For the paper I covered, I got to relive a little bit of the amazing experience that was the 2017 total solar eclipse (I wrote another blog post about it here). Total solar eclipses provide us with rare opportunities to study parts of the Sun that are otherwise completely outshone – namely, the corona. The authors of the paper used observations of the Sun’s magnetic fields in the weeks leading up to the eclipse to try to predict what the corona would look like on the day of the eclipse – in other words, they were trying to predict space weather!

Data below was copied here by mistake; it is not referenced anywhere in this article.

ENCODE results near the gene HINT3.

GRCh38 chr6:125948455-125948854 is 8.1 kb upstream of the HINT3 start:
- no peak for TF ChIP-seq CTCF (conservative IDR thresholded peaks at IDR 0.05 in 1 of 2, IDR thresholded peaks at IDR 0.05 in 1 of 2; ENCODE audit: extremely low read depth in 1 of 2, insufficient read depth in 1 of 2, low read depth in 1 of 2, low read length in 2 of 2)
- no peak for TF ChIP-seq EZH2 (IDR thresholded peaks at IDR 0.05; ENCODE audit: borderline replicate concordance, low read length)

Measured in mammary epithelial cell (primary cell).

They did reasonably well, but they also clearly demonstrated that we don’t have nearly enough instruments taking data of the Sun to be able to accurately predict its weather. But we need to be able to do this, because a powerful solar storm has the potential to knock out our satellites, electrical grids, and other various technology we use to survive! With enough advance warning, like that provided by space weather forecasting, we could mitigate the harmful effects of a solar storm.